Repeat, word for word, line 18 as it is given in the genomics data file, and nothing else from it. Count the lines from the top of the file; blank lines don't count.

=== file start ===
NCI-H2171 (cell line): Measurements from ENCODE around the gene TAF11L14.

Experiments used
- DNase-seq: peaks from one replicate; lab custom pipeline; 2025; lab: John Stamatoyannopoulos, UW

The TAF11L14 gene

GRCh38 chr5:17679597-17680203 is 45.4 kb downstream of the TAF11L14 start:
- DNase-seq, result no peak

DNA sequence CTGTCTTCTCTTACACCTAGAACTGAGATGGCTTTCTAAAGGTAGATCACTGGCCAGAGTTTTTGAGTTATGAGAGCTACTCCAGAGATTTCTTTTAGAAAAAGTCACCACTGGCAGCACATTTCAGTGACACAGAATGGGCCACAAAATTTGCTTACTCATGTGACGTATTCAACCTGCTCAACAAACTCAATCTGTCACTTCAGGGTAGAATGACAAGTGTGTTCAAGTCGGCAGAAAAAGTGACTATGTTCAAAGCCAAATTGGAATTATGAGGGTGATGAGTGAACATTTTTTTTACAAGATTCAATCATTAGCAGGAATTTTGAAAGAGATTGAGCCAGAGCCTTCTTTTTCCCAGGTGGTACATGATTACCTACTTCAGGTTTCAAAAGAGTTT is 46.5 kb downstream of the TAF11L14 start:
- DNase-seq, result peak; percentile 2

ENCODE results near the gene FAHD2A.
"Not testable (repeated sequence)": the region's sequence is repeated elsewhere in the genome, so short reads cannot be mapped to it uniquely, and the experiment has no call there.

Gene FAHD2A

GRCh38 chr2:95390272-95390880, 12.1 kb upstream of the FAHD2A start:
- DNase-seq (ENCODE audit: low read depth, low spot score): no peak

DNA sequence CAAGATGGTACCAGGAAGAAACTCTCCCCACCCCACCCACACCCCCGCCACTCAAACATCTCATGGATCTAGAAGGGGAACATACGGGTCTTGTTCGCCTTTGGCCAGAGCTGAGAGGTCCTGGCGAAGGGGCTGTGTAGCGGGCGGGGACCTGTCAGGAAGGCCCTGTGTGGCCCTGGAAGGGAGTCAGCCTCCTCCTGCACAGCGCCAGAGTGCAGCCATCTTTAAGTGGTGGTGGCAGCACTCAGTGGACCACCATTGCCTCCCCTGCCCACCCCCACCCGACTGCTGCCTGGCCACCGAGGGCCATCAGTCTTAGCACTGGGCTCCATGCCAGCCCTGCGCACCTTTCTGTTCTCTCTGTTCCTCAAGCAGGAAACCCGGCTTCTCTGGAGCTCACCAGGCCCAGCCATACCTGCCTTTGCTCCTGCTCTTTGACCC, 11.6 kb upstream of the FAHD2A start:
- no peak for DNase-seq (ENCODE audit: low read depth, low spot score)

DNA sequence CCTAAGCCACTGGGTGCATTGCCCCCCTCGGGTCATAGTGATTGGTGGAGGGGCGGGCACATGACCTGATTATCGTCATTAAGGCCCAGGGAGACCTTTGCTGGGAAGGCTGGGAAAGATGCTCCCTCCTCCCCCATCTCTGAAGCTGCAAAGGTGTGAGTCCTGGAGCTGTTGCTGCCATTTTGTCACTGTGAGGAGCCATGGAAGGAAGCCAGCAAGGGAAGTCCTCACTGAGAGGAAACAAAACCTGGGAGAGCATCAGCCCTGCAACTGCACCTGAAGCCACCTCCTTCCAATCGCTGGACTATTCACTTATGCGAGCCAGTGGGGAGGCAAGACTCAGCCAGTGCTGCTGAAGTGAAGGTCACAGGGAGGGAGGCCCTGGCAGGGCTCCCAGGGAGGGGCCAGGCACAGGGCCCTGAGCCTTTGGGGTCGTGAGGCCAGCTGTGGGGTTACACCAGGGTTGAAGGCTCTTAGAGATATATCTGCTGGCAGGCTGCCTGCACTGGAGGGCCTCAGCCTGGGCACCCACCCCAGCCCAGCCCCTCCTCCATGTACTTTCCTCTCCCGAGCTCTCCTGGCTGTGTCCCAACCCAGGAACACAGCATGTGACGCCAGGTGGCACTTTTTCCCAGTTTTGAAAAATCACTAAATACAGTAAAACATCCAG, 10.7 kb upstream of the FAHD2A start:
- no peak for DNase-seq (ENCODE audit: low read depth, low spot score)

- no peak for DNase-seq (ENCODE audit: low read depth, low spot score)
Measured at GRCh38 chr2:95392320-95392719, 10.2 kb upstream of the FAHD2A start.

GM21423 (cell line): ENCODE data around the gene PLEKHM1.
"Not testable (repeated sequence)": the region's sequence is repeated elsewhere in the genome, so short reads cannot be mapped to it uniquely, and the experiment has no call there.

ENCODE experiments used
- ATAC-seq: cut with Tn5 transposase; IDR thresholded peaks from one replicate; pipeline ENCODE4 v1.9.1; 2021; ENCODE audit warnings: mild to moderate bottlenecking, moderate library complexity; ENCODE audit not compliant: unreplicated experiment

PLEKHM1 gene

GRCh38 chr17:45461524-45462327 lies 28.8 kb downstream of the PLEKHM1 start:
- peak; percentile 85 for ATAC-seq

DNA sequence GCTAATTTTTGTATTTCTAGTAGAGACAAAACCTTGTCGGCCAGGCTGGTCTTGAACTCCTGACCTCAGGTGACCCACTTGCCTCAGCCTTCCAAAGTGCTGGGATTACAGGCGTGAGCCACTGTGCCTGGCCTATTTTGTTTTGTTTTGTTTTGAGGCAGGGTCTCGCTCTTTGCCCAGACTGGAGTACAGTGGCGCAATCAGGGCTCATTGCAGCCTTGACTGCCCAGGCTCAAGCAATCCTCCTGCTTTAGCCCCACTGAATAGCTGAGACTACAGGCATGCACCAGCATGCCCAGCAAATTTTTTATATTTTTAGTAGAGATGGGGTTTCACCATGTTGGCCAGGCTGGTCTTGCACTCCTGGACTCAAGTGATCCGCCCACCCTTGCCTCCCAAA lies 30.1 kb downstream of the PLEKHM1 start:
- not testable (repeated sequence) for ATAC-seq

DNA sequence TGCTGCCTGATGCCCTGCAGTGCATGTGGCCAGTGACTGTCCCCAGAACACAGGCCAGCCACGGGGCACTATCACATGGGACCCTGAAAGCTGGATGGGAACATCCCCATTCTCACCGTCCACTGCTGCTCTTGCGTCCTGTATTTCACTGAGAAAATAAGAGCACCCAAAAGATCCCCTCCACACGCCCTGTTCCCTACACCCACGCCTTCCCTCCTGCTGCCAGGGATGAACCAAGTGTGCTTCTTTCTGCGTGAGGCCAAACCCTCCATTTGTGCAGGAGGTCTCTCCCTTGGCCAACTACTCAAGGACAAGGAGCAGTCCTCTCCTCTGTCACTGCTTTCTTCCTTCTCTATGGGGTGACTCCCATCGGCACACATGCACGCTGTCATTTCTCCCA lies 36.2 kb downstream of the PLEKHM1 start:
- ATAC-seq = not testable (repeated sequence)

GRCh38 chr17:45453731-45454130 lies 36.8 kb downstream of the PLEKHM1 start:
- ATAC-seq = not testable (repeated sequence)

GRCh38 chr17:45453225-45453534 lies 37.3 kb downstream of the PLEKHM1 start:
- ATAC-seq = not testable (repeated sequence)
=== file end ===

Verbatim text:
- no peak for DNase-seq (ENCODE audit: low read depth, low spot score)